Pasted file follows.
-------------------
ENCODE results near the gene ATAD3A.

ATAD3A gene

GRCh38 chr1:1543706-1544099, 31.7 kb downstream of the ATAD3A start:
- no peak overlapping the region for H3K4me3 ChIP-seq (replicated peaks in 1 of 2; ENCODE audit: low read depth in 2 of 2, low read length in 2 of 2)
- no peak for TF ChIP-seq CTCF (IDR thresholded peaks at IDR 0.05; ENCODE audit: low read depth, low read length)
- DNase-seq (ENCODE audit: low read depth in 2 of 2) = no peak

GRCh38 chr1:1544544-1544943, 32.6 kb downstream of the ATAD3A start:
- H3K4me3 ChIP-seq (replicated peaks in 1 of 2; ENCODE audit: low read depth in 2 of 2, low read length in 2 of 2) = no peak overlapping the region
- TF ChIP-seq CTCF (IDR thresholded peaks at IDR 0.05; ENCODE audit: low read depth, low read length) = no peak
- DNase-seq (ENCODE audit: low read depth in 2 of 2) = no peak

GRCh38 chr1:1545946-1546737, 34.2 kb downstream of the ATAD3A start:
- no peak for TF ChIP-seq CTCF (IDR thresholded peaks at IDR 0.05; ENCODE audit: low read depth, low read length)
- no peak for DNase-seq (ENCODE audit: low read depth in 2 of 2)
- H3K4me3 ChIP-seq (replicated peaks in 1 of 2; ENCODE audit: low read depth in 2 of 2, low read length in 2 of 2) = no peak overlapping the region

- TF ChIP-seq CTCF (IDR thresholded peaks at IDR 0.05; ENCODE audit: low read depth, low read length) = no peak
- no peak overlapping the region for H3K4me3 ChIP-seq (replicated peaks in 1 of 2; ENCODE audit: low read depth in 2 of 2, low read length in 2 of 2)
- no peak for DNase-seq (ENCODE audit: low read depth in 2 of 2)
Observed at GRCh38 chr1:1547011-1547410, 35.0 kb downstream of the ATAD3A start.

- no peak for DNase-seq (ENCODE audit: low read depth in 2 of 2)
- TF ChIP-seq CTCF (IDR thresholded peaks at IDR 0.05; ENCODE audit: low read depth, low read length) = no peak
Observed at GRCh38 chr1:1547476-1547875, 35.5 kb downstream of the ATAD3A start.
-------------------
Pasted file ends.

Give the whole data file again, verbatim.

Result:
ENCODE results near the gene ATAD3A.

ATAD3A gene

GRCh38 chr1:1543706-1544099, 31.7 kb downstream of the ATAD3A start:
- no peak overlapping the region for H3K4me3 ChIP-seq (replicated peaks in 1 of 2; ENCODE audit: low read depth in 2 of 2, low read length in 2 of 2)
- no peak for TF ChIP-seq CTCF (IDR thresholded peaks at IDR 0.05; ENCODE audit: low read depth, low read length)
- DNase-seq (ENCODE audit: low read depth in 2 of 2) = no peak

GRCh38 chr1:1544544-1544943, 32.6 kb downstream of the ATAD3A start:
- H3K4me3 ChIP-seq (replicated peaks in 1 of 2; ENCODE audit: low read depth in 2 of 2, low read length in 2 of 2) = no peak overlapping the region
- TF ChIP-seq CTCF (IDR thresholded peaks at IDR 0.05; ENCODE audit: low read depth, low read length) = no peak
- DNase-seq (ENCODE audit: low read depth in 2 of 2) = no peak

GRCh38 chr1:1545946-1546737, 34.2 kb downstream of the ATAD3A start:
- no peak for TF ChIP-seq CTCF (IDR thresholded peaks at IDR 0.05; ENCODE audit: low read depth, low read length)
- no peak for DNase-seq (ENCODE audit: low read depth in 2 of 2)
- H3K4me3 ChIP-seq (replicated peaks in 1 of 2; ENCODE audit: low read depth in 2 of 2, low read length in 2 of 2) = no peak overlapping the region

- TF ChIP-seq CTCF (IDR thresholded peaks at IDR 0.05; ENCODE audit: low read depth, low read length) = no peak
- no peak overlapping the region for H3K4me3 ChIP-seq (replicated peaks in 1 of 2; ENCODE audit: low read depth in 2 of 2, low read length in 2 of 2)
- no peak for DNase-seq (ENCODE audit: low read depth in 2 of 2)
Observed at GRCh38 chr1:1547011-1547410, 35.0 kb downstream of the ATAD3A start.

- no peak for DNase-seq (ENCODE audit: low read depth in 2 of 2)
- TF ChIP-seq CTCF (IDR thresholded peaks at IDR 0.05; ENCODE audit: low read depth, low read length) = no peak
Observed at GRCh38 chr1:1547476-1547875, 35.5 kb downstream of the ATAD3A start.